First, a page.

By Sika Wheeler
Lull (2011; 5:33)
directed/edited/filmed by Sika Wheeler
music by Sika Wheeler and Anna Frate
I made Lull over about two weeks at the end of 2011 after two seasons of daydreaming about the idea and but feeling as though I wouldn’t be able to share it with anyone. After a disheartening attempt at collaboration with a classmate, I decided to go back to the concept and take the risk for the sake of solidarity which I felt desperately in need of at the time.
From its inception, I knew I didn’t want to see any faces on screen for the sake of anonymity and an increased sense of universalism. Now, both of those concepts seem both false and restricting to me where they once represented freedom of expression and unity. I struggled with how to go about making an honest portrayal of “female sexuality” while remaining responsible and accountable for what this would imply about gender and about sexual confession, and I’m still not sure how successful I was at that–or even how possible a goal it is for any artist at any point in their life.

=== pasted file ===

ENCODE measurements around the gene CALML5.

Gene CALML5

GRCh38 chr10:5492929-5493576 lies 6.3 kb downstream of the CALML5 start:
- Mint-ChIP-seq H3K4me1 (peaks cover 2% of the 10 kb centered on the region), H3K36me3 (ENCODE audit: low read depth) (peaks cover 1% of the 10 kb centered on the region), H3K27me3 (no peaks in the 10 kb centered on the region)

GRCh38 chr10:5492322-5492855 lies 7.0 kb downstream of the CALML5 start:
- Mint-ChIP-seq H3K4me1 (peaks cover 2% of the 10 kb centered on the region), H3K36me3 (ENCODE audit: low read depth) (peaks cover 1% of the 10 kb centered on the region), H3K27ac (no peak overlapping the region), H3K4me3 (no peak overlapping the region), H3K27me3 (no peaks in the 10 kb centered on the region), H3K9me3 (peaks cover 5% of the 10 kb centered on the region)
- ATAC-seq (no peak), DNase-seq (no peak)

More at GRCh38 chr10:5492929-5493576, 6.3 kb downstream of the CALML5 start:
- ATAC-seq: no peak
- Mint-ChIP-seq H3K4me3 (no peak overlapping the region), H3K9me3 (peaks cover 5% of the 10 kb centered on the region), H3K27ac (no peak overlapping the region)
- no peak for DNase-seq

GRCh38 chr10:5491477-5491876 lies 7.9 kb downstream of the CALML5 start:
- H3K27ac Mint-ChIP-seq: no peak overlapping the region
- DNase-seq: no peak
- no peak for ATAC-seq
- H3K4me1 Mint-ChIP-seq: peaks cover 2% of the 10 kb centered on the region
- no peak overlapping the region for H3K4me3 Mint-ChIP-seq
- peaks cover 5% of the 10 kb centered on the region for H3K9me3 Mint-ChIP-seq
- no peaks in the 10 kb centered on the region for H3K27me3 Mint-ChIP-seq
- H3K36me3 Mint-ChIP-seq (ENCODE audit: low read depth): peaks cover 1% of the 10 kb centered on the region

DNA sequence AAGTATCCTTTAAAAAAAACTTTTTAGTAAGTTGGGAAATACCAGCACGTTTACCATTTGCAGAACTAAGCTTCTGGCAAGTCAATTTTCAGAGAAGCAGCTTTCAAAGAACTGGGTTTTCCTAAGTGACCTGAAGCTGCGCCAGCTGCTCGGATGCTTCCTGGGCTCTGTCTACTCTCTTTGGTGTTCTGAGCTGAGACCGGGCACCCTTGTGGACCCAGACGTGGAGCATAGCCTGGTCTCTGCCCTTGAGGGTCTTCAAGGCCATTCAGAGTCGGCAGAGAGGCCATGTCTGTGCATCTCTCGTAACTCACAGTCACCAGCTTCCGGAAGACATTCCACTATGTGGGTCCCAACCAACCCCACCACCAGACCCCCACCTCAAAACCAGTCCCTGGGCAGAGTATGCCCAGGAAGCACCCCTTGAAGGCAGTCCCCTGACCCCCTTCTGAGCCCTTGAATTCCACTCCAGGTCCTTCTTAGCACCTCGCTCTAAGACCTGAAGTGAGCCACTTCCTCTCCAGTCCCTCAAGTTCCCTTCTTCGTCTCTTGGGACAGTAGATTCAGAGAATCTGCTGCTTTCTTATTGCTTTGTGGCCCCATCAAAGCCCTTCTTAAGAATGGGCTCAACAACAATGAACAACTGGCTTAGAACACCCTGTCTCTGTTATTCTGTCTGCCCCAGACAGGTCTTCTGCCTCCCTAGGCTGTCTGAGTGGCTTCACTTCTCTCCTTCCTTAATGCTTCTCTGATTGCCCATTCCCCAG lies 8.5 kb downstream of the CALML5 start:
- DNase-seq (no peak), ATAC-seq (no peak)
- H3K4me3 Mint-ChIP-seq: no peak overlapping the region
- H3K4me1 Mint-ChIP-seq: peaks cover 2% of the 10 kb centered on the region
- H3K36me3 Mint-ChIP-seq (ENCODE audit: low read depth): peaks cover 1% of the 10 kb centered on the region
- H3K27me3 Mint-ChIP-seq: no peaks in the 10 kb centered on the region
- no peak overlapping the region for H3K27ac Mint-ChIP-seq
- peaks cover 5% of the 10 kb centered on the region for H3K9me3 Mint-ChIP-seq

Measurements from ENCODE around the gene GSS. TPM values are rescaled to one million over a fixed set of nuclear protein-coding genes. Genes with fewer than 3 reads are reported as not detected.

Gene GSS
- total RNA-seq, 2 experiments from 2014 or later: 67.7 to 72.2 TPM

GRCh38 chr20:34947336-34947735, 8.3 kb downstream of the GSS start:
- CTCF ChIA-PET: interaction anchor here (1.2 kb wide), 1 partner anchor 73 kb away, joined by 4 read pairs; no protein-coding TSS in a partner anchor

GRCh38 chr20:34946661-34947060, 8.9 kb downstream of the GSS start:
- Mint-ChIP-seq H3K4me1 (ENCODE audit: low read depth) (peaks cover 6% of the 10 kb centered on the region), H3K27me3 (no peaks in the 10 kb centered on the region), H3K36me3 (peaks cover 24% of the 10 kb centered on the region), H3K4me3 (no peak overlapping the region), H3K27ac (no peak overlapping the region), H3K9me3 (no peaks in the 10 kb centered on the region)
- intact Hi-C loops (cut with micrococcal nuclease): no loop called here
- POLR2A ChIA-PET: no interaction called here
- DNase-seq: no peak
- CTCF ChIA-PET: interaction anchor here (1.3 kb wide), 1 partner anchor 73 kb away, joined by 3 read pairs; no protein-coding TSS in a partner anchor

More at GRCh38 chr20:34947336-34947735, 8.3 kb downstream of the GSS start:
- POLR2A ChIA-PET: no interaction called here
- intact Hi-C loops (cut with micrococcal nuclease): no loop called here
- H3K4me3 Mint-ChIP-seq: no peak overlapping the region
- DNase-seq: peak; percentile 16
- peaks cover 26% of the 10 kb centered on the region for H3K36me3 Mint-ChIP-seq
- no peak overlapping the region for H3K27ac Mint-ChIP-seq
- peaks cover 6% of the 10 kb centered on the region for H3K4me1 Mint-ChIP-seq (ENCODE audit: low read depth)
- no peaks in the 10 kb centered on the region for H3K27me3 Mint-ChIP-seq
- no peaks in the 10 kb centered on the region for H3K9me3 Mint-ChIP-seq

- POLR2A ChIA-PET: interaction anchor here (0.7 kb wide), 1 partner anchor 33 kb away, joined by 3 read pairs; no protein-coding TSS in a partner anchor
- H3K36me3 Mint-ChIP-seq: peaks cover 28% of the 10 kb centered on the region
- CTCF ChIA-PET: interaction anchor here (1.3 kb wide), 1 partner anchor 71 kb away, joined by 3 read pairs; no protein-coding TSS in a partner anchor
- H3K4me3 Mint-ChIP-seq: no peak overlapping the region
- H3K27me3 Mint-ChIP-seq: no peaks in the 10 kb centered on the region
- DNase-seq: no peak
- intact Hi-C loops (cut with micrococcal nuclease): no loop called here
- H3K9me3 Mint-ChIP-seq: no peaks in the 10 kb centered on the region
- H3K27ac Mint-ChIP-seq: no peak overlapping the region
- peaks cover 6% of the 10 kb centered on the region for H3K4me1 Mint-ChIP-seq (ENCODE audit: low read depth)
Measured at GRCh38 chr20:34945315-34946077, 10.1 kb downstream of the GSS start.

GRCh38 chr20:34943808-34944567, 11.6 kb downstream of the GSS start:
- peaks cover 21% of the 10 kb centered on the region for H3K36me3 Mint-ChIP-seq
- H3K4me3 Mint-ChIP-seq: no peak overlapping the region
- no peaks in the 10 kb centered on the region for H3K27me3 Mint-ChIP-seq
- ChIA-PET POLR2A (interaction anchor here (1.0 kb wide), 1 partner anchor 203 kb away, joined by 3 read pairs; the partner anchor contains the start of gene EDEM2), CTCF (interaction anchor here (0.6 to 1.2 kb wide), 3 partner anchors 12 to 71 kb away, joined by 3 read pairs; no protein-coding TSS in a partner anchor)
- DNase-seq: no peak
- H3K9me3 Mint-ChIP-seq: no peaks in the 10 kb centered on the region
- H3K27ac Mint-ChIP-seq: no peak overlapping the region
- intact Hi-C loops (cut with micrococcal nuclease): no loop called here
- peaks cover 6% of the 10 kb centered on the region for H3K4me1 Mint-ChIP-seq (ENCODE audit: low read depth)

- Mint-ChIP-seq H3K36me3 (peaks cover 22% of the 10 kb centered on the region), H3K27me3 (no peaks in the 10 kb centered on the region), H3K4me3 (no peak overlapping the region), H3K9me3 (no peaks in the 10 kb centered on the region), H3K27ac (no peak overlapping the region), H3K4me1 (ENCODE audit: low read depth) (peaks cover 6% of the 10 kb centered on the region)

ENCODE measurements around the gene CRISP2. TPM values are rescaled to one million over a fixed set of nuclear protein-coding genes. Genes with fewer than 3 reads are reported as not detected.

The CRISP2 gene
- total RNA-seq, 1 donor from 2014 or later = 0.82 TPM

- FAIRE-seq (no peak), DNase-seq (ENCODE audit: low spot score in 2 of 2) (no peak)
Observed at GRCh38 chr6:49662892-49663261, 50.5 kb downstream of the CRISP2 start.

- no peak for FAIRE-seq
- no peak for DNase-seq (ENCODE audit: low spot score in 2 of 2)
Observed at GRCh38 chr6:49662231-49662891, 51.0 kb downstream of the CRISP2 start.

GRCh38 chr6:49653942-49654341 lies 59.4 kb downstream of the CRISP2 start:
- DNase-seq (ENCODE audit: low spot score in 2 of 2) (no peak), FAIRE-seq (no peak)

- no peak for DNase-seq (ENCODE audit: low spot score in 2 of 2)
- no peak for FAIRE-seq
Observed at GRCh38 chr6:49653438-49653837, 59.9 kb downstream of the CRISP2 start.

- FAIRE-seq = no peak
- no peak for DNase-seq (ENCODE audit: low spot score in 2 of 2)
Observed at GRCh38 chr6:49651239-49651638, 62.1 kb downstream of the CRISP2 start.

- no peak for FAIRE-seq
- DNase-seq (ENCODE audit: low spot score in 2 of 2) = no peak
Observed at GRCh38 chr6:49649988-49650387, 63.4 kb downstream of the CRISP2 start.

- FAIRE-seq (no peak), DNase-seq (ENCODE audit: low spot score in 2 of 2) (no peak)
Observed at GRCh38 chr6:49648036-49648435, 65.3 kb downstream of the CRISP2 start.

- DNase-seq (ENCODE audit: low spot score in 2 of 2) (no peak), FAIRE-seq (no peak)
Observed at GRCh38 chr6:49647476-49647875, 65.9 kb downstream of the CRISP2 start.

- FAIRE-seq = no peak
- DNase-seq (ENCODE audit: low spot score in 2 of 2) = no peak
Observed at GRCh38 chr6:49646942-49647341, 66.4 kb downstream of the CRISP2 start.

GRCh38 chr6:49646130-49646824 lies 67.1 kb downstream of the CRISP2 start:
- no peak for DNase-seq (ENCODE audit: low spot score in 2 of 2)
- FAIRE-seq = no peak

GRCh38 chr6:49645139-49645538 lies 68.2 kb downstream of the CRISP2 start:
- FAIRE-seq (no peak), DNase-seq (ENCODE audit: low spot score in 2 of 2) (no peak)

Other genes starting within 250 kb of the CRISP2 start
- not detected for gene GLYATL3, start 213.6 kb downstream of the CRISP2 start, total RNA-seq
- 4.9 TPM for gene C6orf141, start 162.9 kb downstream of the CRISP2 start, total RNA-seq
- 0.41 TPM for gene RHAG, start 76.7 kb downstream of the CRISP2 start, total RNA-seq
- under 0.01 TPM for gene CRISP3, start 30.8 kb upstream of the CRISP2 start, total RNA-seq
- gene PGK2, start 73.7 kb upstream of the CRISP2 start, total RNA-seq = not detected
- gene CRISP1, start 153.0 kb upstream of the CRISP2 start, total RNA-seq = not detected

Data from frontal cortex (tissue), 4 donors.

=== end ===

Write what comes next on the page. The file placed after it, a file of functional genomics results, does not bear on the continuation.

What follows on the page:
Watching this now makes me think a lot about idealism and the illusion of privacy/intimacy. I can hear/see my naiveté, my desire to talk back to silencing forces in my life by being anonymous, my tendency to cling to vague romantic notions of the so-called liberated Self. In one sense, it makes me uncomfortable, it makes me want to create a new version of this film to perfectly match my current values, one that would be more upfront and emphasize individualism over blanket experience. On the other hand, it’s interesting and it’s useful and it’s something I want to keep by my side and leave exactly how it is just so I can see how my interpretation will change again in another year.
In the mean time, I encourage anyone who watches it to think about the way the privilege works with confession and intimacy and how both of those define as shameful or empowering experiences.
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Sika Wheeler is a recent graduate with a BA in Media Studies. She also minored in Women’s and Gender Studies and took an internship doing election work with Planned Parenthood out of college. She’s currently in between jobs so she spends the majority of her time contemplating the worth of her degree, reacquainting herself with music she listened to in high school, and trying to convince people how important fanfiction secretly is to changing our society for the better. Sika is in the process of trying to get her writing muscles back in shape in between applying to grad school for next year and learning how to use a leaf blower.